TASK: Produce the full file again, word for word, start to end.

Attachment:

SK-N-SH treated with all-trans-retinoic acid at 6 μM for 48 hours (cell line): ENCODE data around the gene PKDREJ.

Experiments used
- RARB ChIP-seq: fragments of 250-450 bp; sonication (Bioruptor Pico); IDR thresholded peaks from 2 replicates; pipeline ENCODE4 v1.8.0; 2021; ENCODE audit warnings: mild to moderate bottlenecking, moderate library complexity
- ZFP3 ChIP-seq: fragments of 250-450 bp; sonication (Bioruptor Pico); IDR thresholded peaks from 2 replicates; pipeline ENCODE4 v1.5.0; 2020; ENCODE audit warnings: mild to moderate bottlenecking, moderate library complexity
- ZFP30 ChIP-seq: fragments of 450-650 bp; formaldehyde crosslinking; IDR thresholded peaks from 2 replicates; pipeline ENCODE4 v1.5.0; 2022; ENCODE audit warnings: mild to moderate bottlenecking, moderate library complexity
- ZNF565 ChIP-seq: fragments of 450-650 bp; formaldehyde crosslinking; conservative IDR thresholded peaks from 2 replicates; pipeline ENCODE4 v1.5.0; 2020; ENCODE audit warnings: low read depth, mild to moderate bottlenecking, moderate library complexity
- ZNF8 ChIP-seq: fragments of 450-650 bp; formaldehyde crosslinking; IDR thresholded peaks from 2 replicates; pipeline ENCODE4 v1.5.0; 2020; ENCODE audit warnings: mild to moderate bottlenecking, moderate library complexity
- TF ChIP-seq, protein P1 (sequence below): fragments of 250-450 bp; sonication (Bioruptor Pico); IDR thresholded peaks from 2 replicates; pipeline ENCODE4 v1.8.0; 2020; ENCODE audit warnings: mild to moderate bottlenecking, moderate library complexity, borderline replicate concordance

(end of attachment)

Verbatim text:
SK-N-SH treated with all-trans-retinoic acid at 6 μM for 48 hours (cell line): ENCODE data around the gene PKDREJ.

Experiments used
- RARB ChIP-seq: fragments of 250-450 bp; sonication (Bioruptor Pico); IDR thresholded peaks from 2 replicates; pipeline ENCODE4 v1.8.0; 2021; ENCODE audit warnings: mild to moderate bottlenecking, moderate library complexity
- ZFP3 ChIP-seq: fragments of 250-450 bp; sonication (Bioruptor Pico); IDR thresholded peaks from 2 replicates; pipeline ENCODE4 v1.5.0; 2020; ENCODE audit warnings: mild to moderate bottlenecking, moderate library complexity
- ZFP30 ChIP-seq: fragments of 450-650 bp; formaldehyde crosslinking; IDR thresholded peaks from 2 replicates; pipeline ENCODE4 v1.5.0; 2022; ENCODE audit warnings: mild to moderate bottlenecking, moderate library complexity
- ZNF565 ChIP-seq: fragments of 450-650 bp; formaldehyde crosslinking; conservative IDR thresholded peaks from 2 replicates; pipeline ENCODE4 v1.5.0; 2020; ENCODE audit warnings: low read depth, mild to moderate bottlenecking, moderate library complexity
- ZNF8 ChIP-seq: fragments of 450-650 bp; formaldehyde crosslinking; IDR thresholded peaks from 2 replicates; pipeline ENCODE4 v1.5.0; 2020; ENCODE audit warnings: mild to moderate bottlenecking, moderate library complexity
- TF ChIP-seq, protein P1 (sequence below): fragments of 250-450 bp; sonication (Bioruptor Pico); IDR thresholded peaks from 2 replicates; pipeline ENCODE4 v1.8.0; 2020; ENCODE audit warnings: mild to moderate bottlenecking, moderate library complexity, borderline replicate concordance